#if (MX_ADC_VREF_OPT == 0) adcon1 = 0x0E; #else adcon1 = 0x05; #endif #endif #if (MX_ADC_CHANNEL == 1) #define MX_ADC_TRIS_MSK 0x02 #define MX_ADC_TRIS_REG trisa #if (MX_ADC_VREF_OPT == 0) adcon1 = 0x04; #else adcon1 = 0x05; #endif #endif #if (MX_ADC_CHANNEL == 2) #define MX_ADC_TRIS_MSK 0x04 #define MX_ADC_TRIS_REG trisa #if (MX_ADC_VREF_OPT == 0) adcon1 = 0x02; #else adcon1 = 0x03; #endif #endif #if (MX_ADC_CHANNEL == 3) #define MX_ADC_TRIS_MSK 0x08 #define MX_ADC_TRIS_REG trisa #if (MX_ADC_VREF_OPT == 0) adcon1 = 0x04; #endif 66

#if (MX_ADC_CHANNEL == 4) #define MX_ADC_TRIS_MSK 0x20 #define MX_ADC_TRIS_REG trisa #if (MX_ADC_VREF_OPT == 0) adcon1 = 0x02; #else adcon1 = 0x03; #endif #endif #if (MX_ADC_CHANNEL == 5) #define MX_ADC_TRIS_MSK 0x01 #define MX_ADC_TRIS_REG trise #if (MX_ADC_VREF_OPT == 0) adcon1 = 0x09; #else adcon1 = 0x01; #endif #endif #if (MX_ADC_CHANNEL == 6) #define MX_ADC_TRIS_MSK 0x02 #define MX_ADC_TRIS_REG trise #if (MX_ADC_VREF_OPT == 0) adcon1 = 0x00; #else adcon1 = 0x01; #endif #endif #if (MX_ADC_CHANNEL == 7) #define MX_ADC_TRIS_MSK 0x04 #define MX_ADC_TRIS_REG trise 67

#if (MX_ADC_VREF_OPT == 0) adcon1 = 0x00; #else adcon1 = 0x01; #endif #endif //assign conversion speed #if (MX_ADC_CONV_SP > 3) st_bit(adcon1, ADCS2); #endif //store old tris value, and set the i/o pin as an input old_tris = MX_ADC_TRIS_REG; MX_ADC_TRIS_REG MX_ADC_TRIS_MSK; //turn ADC on adcon0 = (0x01 | (MX_ADC_CONV_SP << 6)) | (MX_ADC_CHANNEL << 3); //wait the acquisition time cnt = 0; while (cnt < MX_ADC_SAMP_TIME) cnt++; //begin conversion and wait until it has finished adcon0 = adcon0 | 0x04; while (adcon0 & 0x04); //restore old tris value, and reset adc registers 68 = MX_ADC_TRIS_REG |

MX_ADC_TRIS_REG = old_tris; adcon1 = 0x07; adcon0 = 0x00; #undef MX_ADC_CHANNEL #undef MX_ADC_TRIS_REG #undef MX_ADC_TRIS_MSK #undef MX_ADC_SAMP_TIME #undef MX_ADC_CONV_SP #undef MX_ADC_VREF_OPT } char ADC0_ReadAsByte() { ADC0_SampleADC(); return adresh; } //RS2320: //Macro implementations void RS2320_SendRS232Char(short nChar) { #if (RS232 UART == 0) char dMask; char idx; char count = 8; #ifdef RS232 HARDWARE //wait until CTS is low while CTS_PIN) ) != 0); #endif #if(RS232 DATASIZE == 1) count = 9; 69 (( RS232 CTS_PORT & (1 << RS232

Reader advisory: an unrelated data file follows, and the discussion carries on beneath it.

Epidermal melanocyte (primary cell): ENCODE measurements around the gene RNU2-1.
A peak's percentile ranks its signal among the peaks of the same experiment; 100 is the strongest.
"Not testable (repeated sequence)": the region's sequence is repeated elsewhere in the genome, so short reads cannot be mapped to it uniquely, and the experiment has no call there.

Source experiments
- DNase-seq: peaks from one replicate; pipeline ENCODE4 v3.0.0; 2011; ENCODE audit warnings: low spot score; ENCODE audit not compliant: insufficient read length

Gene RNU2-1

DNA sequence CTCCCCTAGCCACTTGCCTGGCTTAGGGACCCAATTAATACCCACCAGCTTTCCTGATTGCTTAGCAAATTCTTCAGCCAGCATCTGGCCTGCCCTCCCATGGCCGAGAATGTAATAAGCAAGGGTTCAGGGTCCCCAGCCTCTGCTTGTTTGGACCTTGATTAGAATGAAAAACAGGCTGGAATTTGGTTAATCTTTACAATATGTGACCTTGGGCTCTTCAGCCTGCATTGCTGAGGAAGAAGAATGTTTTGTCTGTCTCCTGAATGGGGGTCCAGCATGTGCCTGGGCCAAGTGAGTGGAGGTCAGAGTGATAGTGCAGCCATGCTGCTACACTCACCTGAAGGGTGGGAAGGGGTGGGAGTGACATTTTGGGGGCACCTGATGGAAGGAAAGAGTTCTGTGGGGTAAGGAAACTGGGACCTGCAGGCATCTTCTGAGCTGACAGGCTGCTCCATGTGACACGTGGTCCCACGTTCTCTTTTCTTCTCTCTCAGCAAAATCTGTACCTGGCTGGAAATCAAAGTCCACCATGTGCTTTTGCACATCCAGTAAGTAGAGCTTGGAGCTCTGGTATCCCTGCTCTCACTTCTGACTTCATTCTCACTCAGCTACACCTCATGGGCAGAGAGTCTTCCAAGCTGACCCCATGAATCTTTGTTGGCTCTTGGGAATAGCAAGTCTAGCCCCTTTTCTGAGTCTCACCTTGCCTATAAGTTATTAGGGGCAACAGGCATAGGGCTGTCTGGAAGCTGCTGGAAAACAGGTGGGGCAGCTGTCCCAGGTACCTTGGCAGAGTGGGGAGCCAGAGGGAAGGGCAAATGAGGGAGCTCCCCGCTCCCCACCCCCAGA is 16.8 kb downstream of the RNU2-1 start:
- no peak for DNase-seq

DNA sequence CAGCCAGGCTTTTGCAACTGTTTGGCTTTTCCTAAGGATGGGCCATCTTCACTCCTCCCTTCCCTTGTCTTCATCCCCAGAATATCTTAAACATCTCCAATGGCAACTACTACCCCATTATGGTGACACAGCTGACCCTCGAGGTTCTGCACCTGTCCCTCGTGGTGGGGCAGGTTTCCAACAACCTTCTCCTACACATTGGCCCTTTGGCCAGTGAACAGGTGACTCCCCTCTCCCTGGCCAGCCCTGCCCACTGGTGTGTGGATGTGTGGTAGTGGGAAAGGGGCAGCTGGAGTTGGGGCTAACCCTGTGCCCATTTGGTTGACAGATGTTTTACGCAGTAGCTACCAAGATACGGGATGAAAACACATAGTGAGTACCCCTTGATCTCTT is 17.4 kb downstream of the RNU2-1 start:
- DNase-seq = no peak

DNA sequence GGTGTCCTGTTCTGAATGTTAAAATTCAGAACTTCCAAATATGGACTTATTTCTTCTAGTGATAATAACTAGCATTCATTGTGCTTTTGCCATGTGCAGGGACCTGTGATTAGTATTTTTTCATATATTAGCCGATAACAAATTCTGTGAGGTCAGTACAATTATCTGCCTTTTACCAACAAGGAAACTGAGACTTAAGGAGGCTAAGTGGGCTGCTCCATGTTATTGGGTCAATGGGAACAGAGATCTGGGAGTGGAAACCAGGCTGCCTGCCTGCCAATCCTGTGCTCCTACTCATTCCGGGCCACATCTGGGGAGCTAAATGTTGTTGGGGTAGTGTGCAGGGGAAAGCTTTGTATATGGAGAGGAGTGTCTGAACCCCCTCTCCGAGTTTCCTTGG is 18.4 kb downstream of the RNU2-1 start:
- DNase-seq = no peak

#endif #if(RS232 DATASIZE == 2) count = 7; #endif clear_bit( RS232 TX_PORT, RS232 SW_TX); Send Start bit RS2320_RS232_Delay(0); for (idx = 0; idx < count; idx++) { dMask = nChar & 0x01; // Mask off data bit if (dMask) set_bit( RS232 TX_PORT, RS232 SW_TX); else clear_bit( RS232 TX_PORT, RS232 SW_TX); RS2320_RS232_Delay(0); nChar = nChar >> 1; // Move to next data bit } set_bit( RS232 TX_PORT, RS232 SW_TX); Send Stop bit RS2320_RS232_Delay(0); #endif } void RS2320_SendRS232String(char* String, char MSZ_String) { char idx; for(idx = 0; idx < MSZ_String; idx++) { #ifdef _BOOSTC 70 // //

if (String[idx] == 0) break; else RS2320_SendRS232Char(String[idx]); #endif #ifdef HI_TECH_ if (*String == 0) break; else RS2320_SendRS232Char(*String); String++; #endif } } short RS2320_ReceiveRS232Char(short nTimeout) { char delay1 = 0; char delay2 = 0; char regcheck = 0; char dummy = 0; short retVal = 512; char bWaitForever = 0; char rxStatus = RS232 STATUS_LOOP; char idx; char count = 8; #if ( RS232 LEGACY_RV == 0) retVal = 255; #endif #ifdef RS232 HARDWARE //ready to accept data clear_bit( RS232 RTS_PORT, RS232 RTS_PIN); 71

#endif if (nTimeout == 255) bWaitForever = 1; while (rxStatus == RS232 STATUS_LOOP) { if (bWaitForever == 0) { //don't wait forever, so do timeout thing... if (nTimeout == 0) { rxStatus = RS232 STATUS_TIMEOUT; } else { if ( RS232 TOUT) { delay_us(10); delay1 = delay1 + 1; if(delay1 == 100) { nTimeout = nTimeout - 1; delay1 = 0; } } else { //decrement timeout delay1 = delay1 - 1; if (delay1 == 0) { 72

nTimeout = nTimeout - 1; } } } } #if ( RS232 UART == 0) regcheck = test_bit(RS232 RX_PORT, RS232 SW_RX); //Test for start bit if (regcheck == 0) rxStatus = RS232 STATUS_RXBYTE; #endif } if (rxStatus == RS232 STATUS_RXBYTE) { #if ( RS232 UART > 0) #if ( RS232 UART == 1) regcheck = ts_bit(rcsta, FERR); #endif #if ( RS232 UART == 2) regcheck = ts_bit(rcsta2, FERR); #endif if (regcheck != 0) { #if ( RS232 UART == 1) dummy = rcreg; the rcreg to clear FERR #endif #if ( RS232 UART == 2) 73 //need to read

dummy = rcreg2; the rcreg to clear FERR #endif #ifdef RS232 DEBUG

//need to read

RS2320_SendRS232Char('<'); RS2320_SendRS232Char('F'); RS2320_SendRS232Char('E'); RS2320_SendRS232Char('R'); RS2320_SendRS232Char('R'); RS2320_SendRS232Char('>'); #endif #if ( RS232 LEGACY_RV == 1) retVal = 0x400; //Framing Error Flag #endif } else { #if ( RS232 UART == 1) regcheck = ts_bit(rcsta, OERR); #endif #if ( RS232 UART == 2) regcheck = ts_bit(rcsta2, OERR); #endif if (regcheck != 0) { 74

//need to read the rcreg to clear error #if ( RS232 UART == 1) cr_bit(rcsta, CREN); st_bit(rcsta, CREN); #endif #if ( RS232 UART == 2) cr_bit(rcsta2, CREN); st_bit(rcsta2, CREN); #endif #ifdef RS232 DEBUG RS2320_SendRS232Char('<'); RS2320_SendRS232Char('O'); RS2320_SendRS232Char('E'); RS2320_SendRS232Char('R'); RS2320_SendRS232Char('R'); RS2320_SendRS232Char('>'); #endif #if ( RS232 LEGACY_RV == 1) retVal = 0x800; //Overrun Error Flag #endif } else { #if ( RS232 UART == 1) 75